A play about Maori leasehold land in Greymouth has revived an idea to rename the town 'Mawhera' as a symbolic gesture toward racial harmony.
The Cave Above the Pa, written and directed by Blackball playwright Paul Maunder, played at the Regent Theatre over three nights. It explored the issue of leasehold land and its impact on Maori-Pakeha relations.
Mr Maunder's Kiwi Possum Productions based the play around the controversy of the Grey Main School memorial gates, removed without warning by the Mawhera Incorporation, and an imaginary conversation which could have taken place when Greymouth residents went to recover them from the Arahura Valley.
Mr Maunder said there was a "relative invisibility" of Maori and Maori culture on the West Coast that needed to be addressed.
"The Maori-Pakeha relations need to be healed, need to be worked through ... for people to feel comfortable," he said.
Each night, the performance was followed by a discussion with the audience, led by Mayor Tony Kokshoorn, West Coast-Tasman MP Damien O'Connor and psychologist Clare Pierson on the question of what is to be done for the Greymouth town centre.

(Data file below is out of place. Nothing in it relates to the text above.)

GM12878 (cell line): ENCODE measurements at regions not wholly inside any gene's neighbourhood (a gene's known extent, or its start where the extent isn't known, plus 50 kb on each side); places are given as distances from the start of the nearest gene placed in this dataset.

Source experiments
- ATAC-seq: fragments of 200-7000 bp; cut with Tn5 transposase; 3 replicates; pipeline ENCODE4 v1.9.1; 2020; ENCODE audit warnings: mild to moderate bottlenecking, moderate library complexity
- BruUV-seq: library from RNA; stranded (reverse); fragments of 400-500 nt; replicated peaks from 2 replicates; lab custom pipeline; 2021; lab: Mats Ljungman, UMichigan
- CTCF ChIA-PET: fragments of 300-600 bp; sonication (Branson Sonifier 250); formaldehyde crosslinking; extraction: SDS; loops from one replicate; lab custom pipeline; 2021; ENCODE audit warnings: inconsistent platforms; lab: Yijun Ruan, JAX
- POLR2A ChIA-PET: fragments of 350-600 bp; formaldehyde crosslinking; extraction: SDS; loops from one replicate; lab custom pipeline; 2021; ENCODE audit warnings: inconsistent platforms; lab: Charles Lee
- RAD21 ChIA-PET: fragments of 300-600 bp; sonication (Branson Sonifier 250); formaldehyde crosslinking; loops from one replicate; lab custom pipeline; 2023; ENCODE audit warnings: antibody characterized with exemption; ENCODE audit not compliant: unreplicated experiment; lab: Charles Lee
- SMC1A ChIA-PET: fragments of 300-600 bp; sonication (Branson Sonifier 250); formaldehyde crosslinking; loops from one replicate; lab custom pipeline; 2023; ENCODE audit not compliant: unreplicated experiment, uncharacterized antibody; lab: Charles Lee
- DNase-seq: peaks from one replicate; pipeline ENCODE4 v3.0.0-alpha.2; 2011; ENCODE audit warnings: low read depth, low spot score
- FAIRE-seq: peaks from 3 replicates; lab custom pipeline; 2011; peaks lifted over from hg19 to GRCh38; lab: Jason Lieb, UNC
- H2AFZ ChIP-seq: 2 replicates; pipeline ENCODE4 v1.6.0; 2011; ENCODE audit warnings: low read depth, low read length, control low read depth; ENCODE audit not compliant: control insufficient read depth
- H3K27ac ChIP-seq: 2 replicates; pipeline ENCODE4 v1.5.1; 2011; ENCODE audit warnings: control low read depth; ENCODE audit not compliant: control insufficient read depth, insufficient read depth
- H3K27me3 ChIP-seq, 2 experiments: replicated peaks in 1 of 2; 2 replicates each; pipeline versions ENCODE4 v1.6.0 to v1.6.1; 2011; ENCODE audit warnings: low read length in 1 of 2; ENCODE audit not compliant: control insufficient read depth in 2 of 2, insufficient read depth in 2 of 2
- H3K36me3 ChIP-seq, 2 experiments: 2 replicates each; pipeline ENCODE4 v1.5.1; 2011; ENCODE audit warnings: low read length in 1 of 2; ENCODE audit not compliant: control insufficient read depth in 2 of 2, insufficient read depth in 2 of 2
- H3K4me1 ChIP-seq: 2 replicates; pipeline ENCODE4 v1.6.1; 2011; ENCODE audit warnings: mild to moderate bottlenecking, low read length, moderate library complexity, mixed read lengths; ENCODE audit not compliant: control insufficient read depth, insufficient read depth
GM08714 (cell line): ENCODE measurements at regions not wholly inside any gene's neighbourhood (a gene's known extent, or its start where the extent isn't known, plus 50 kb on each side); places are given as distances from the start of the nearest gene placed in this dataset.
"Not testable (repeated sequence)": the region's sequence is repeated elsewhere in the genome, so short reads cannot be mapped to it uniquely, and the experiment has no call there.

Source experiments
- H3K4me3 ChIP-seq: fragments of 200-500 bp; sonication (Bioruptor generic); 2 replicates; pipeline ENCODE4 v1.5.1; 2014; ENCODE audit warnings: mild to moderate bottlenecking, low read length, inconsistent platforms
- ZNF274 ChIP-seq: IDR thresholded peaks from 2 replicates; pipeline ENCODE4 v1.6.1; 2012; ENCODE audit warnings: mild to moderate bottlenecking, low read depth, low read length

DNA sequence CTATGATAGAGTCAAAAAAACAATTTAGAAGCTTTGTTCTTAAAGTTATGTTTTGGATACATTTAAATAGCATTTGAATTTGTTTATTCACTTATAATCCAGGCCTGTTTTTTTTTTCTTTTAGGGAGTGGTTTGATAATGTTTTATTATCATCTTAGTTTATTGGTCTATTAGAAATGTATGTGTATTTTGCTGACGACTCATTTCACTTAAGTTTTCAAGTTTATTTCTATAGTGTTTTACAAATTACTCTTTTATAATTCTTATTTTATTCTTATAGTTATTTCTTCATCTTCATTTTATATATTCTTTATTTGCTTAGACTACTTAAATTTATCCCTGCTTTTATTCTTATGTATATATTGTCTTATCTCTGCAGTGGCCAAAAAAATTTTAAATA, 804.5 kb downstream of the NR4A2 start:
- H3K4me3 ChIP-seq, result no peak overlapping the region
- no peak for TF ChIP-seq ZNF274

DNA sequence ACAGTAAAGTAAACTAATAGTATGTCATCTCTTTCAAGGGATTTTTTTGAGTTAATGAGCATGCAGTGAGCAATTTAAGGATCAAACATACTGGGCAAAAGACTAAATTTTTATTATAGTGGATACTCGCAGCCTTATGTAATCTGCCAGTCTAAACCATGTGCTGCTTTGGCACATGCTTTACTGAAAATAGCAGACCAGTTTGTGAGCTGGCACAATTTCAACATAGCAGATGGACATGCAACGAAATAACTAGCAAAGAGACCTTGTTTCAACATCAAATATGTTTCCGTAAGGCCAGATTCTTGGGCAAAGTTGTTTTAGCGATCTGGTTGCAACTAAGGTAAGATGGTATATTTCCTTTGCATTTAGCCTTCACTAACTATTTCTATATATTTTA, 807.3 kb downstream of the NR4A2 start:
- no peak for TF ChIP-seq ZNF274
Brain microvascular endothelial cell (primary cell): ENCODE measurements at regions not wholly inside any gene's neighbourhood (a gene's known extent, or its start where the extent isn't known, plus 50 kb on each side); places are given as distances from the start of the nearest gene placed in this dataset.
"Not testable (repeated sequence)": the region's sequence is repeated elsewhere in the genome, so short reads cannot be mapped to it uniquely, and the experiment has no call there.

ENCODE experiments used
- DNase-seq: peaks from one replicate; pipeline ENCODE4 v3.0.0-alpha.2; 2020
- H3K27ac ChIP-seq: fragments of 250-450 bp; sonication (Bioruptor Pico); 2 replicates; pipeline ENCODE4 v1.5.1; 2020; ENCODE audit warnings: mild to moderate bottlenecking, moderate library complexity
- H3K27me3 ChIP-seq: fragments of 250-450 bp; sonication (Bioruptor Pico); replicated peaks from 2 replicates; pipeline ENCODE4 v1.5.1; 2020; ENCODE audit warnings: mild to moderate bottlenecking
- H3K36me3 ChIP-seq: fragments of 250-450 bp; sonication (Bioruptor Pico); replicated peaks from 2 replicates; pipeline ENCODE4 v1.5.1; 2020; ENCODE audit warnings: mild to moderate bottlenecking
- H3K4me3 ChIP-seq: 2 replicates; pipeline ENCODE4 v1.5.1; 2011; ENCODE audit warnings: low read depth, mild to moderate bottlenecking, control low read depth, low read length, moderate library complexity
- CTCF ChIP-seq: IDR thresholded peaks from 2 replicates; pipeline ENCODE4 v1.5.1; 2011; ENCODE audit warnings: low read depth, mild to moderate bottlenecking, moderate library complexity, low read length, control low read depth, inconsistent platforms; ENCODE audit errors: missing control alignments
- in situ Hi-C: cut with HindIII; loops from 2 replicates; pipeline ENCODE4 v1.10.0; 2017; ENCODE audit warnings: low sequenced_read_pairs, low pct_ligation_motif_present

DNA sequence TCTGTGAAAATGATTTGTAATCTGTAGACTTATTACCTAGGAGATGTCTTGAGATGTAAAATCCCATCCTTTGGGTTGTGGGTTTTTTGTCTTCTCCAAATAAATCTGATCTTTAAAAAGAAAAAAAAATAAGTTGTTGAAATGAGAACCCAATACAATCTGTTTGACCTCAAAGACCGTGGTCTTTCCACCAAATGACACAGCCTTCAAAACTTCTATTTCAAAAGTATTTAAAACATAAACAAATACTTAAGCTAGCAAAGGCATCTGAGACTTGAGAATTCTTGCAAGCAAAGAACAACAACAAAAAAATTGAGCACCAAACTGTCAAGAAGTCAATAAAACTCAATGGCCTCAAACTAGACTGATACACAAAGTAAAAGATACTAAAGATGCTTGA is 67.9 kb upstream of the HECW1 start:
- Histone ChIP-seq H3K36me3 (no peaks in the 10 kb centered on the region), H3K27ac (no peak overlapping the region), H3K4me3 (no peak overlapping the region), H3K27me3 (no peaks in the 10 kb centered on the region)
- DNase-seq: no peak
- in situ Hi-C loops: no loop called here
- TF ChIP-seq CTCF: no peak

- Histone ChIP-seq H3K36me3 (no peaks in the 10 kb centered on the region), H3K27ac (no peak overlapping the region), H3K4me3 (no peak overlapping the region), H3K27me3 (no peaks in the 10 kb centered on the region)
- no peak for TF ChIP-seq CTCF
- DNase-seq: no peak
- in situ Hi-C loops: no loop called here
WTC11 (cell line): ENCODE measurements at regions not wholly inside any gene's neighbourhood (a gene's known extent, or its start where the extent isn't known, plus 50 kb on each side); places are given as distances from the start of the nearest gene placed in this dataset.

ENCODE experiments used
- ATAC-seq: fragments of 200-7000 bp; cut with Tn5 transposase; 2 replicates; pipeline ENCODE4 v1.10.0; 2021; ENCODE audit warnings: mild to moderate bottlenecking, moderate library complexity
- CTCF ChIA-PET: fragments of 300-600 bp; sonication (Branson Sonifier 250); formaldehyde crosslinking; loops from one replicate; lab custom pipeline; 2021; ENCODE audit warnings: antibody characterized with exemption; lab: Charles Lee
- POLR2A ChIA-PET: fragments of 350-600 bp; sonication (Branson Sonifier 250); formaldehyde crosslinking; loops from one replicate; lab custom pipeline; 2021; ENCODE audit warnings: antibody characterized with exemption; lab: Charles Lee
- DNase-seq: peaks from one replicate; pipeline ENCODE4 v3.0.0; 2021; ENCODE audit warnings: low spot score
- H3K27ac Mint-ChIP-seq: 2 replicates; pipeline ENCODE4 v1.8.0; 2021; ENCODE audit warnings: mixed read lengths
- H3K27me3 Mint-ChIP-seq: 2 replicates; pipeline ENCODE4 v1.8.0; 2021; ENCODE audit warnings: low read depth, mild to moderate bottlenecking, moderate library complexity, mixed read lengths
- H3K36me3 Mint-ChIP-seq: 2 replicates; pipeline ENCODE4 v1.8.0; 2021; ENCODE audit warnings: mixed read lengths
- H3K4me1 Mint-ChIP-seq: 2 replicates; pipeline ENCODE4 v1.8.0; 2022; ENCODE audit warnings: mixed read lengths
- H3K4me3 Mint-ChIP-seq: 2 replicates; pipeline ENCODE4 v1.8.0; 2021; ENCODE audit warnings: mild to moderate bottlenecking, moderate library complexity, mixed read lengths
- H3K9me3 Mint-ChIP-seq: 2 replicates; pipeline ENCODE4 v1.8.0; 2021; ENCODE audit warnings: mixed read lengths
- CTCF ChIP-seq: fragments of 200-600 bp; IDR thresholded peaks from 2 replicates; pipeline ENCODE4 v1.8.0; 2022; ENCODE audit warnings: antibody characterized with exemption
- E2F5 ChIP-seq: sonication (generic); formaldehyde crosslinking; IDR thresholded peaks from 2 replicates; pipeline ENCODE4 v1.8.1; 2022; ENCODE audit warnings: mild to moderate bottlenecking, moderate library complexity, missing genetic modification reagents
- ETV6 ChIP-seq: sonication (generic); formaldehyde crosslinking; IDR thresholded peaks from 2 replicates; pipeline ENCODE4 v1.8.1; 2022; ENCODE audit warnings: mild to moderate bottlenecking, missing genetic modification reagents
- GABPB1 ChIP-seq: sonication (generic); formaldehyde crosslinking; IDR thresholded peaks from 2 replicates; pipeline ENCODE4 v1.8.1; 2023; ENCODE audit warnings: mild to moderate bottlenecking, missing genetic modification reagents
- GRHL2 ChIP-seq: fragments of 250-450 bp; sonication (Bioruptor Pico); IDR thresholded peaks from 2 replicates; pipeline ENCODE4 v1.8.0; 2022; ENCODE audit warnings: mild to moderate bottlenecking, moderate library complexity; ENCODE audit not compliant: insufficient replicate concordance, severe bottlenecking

An idea, supported by a largely middle class Pakeha audience on Thursday and Friday, was changing the name of Greymouth to include the word Mawhera.
Ngati Waewae Runanga chairman Francois Tumahai said a name change was not something local iwi had pushed for, but it would be a good idea.
"We call it Mawhera everywhere we go - we don't call it Greymouth. It would be a great move forward. We've never spoken about it, but I'm sure a lot of people would be quite happy with that."
Grey District Mayor Tony Kokshoorn said that while changing the name was an interesting argument, "we've been there and I'm not going back to it".
Five or six years ago, he suggested changing the name of the district and was met with widespread opposition from the public. One suggestion was 'Crescent City' for Greymouth.
As for the latest suggestion of 'Greymouth Mawhera', sharing two names would only confuse things, he said.
"You've got to see your town as a particular name one way or another."
People had periodically suggested renaming the town Mawhera as far back as 1891 and it had never gone anywhere, he said.By Christine Linnell of the Greymouth Star